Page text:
|Reichsmarschall Hermann Goering and manufacturer Professor Willi Messerschmidt (pointing) in a newspaper picture on 1 March 1941. Goering it touring southern German.|
German Military: The Junkers Ju 87 Stuka remains the workhorse of the Luftwaffe for precision ground attacks. While they are proving increasingly vulnerable to fighter attacks, there is no better alternative available or in the offing. Thus, development continues. Today, five prototypes (Ju 87 V21-25) of a conversion from B-1 to D-1/D-4 make their first flights. The Ju 87 D switches the placement of the oil cooler and two coolant radiators and, more strikingly, has a more aerodynamically sculpted cockpit which gives the pilot better visibility. The pilots also receive increased armor protection, while a better machine gun (dual-barrel 7.92 mm MG 71Z) is placed in the rear of the cockpit. The engine now delivers 1401 hp, and maximum bomb-carrying ability increases from 500 kg to 1800 kg.
These incremental changes do not improve the survivability of the aircraft very much against the RAF. However, the increased power eventually will make the Stuka (in a still later version, the G) more effective at what will become its primary task: tank destruction.
US Military: Support Force, Atlantic Fleet is established. This will protect convoys in the North Atlantic. The first commander is Rear Admiral Arthur L. Bristol. It is composed of Destroyer Squadron 7 (Captain J L Kauffman), Destroyer Squadron 30 (Captain M Y Cohen), and Destroyer Squadron 31 (Captain W D.Baker). Each squadron has two divisions, each containing three or four destroyers. While many of the destroyers eventually gain some renown, the two that stand out are USS Reuben James in Division 62 and USS Greer in Division 61.
The US 133rd Infantry Regiment arrives at Camp Claiborne, Louisiana for training.
Soviet Military: General Zhukov, appointed Chief of the General Staff on 1 February, takes over this position. He replaces the temporarily disgraced (in Stalin's eyes, anyway) Meretskov.
Chinese Military: General Hiroshi Nemoto becomes the commanding officer of the 24th Division.
New Zealand Military: New Zealand's first fighter squadron, No. 485 Squadron RNZAF, forms.
Japanese Military: Lieutenant General Hiroshi Takahashi becomes chief of staff of the Japanese Chosen Army, currently based in Korea. Lieutenant General Takaji Wachi becomes chief of staff of Japan's Taiwan Army. Wachi previously served in Taiwan until his present position on the staff of the Central China Expeditionary Army. Wachi also heads its Research Division, considering techniques for land warfare in Southeast Asia.
US Government: The US Senate votes unanimously to establish a select committee to study US war production. Of course, the US isn't even at war at the moment, but war production is ramping up to help the British and equip various US bases in the Pacific. This commission is headed by Missouri Senator Harry S. Truman and becomes known as the Truman Commission.
Chinese Government: Nationalist (Kuomintang) leader Chiang Kai-shek gives an address to the People's Political Council.
Holocaust: Reichsfuehrer SS and Chief of German Police Heinrich Himmler inspects the concentration camp at Oswiecim, aka Auschwitz. There is a major synthetic fuel plant being constructed nearby, as well as other factories which use the camp's slave labor. During his visit, Himmler orders the expansion of the camp to 30,000 and another camp built at Birkenau to hold 100,000 more. Birkenau's original purpose is to hold an expected influx of Soviet prisoners of war after the start of Operation Barbarossa. Auschwitz, Himmler orders camp commandant Rudolf Hoess to commit 10,000 prisoners to build a I.G. Farben synthetic rubber factory at Dwory, a kilometer or two away.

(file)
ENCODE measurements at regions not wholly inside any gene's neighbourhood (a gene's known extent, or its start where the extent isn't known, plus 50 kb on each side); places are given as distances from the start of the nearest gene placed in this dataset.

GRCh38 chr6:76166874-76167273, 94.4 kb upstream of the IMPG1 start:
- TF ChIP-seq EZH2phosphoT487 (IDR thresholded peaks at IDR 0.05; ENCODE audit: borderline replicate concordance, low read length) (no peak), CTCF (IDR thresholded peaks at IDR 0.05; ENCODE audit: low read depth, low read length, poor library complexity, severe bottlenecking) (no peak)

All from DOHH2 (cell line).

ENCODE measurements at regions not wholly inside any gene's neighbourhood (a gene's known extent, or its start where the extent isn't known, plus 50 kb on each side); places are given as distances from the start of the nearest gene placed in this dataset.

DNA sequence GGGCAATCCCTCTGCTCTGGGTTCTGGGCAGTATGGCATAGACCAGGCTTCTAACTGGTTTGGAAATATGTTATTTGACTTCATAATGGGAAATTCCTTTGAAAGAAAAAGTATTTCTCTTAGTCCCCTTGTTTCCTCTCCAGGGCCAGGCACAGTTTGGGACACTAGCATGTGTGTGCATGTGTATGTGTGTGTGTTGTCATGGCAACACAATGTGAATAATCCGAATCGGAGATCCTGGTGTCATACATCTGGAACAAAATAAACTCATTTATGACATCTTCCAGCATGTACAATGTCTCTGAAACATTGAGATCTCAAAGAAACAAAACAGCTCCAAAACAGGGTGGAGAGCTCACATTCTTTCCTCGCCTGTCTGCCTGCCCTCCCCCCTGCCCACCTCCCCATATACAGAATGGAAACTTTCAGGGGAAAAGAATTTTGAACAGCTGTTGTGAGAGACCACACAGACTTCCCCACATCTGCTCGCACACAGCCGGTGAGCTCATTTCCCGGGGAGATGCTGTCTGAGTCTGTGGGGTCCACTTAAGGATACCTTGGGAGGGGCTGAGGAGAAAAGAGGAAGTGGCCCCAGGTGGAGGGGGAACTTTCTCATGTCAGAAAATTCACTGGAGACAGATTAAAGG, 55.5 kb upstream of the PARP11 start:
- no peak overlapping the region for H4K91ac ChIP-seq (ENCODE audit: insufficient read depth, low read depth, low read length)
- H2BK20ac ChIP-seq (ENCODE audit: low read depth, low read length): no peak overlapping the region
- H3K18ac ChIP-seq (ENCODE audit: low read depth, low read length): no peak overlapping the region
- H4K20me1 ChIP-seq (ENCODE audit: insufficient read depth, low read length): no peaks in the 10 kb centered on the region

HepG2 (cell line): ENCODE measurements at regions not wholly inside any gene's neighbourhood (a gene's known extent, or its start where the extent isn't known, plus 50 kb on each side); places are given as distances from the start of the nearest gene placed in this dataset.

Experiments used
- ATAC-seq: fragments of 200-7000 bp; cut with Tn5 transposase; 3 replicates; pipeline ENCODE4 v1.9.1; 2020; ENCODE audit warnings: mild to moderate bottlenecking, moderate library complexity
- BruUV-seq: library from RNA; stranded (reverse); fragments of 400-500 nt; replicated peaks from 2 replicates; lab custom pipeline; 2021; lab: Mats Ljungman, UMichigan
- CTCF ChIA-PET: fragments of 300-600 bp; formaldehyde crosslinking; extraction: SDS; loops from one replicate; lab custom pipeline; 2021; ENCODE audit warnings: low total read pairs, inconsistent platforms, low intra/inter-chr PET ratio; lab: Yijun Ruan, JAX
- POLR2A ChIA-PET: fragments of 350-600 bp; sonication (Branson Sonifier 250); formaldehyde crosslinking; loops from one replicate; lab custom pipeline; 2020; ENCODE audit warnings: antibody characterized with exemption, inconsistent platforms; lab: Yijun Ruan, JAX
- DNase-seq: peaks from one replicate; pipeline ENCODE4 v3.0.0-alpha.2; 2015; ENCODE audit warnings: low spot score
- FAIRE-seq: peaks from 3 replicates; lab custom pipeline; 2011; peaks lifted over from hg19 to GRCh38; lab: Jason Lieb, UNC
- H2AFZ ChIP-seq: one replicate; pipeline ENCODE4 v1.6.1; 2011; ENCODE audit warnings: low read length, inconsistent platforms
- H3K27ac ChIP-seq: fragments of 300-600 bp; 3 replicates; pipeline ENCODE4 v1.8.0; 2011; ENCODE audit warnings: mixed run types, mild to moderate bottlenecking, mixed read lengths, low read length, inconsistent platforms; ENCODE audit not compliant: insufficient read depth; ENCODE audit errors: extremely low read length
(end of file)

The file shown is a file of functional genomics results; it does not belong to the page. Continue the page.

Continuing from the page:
Greek Homefront: There is a strong 6.3 magnitude earthquake centered at Larissa, north of Athens. A reported, 10,000 are left homeless.
Dutch Homefront: The Germans have quelled the General Strike called in February which involved up to 300,000 participants. Today, they impose a fine of 15 million guilders on the city of Amsterdam for its citizens participation in the strike.
American Homefront: Theodore N. Kaufman publishes "Germany Must Perish!" This is a the first in a series of written items in the United States - most notoriously the Morgenthau Plan later in the war - that the German Propaganda Ministry seizes upon with glee.
"Captain America" makes his official debut in an American comic book (although in actuality the issue dated today actually was released in December 1940 - in time for Christmas).
|The Admiralty IX Floating Dry Dock, Singapore, March 1941 (Image #6159, Courtesy Australian War Memorial).|
February 1, 1941: US Military Reorganization
February 2, 1941: Wehrmacht Supermen
February 3, 1941: World Will Hold Its Breath
February 4, 1941: USO Forms
February 5, 1941: Hitler Thanks Irish Woman
February 6, 1941: Operation Sunflower
February 7, 1941: Fox Killed in the Open
February 8, 1941: Lend Lease Passes House
February 9, 1941: Give Us The Tools
February 10, 1941: Operation Colossus
February 11, 1941: Afrika Korps
February 12, 1941: Rommel in Africa
February 13, 1941: Operation Composition
February 14, 1941: Nomura in Washington
February 15, 1941: Churchill's Warning
February 16, 1941: Operation Adolphus
February 17, 1941: Invade Ireland?
February 18, 1941: Panzerwaffe Upgrade
February 19, 1941: Three Nights Blitz
February 20, 1941: Prien's Farewell
February 21, 1941: Swansea Blitz Ends
February 22, 1941: Amsterdam Pogrom
February 23, 1941: OB-288 Convoy Destruction
February 24, 1941: Okuda Spies
February 25, 1941: Mogadishu Taken
February 26, 1941: OB-290 Convoy Destruction
February 27, 1941: Operation Abstention
February 28, 1941: Ariets Warns Stalin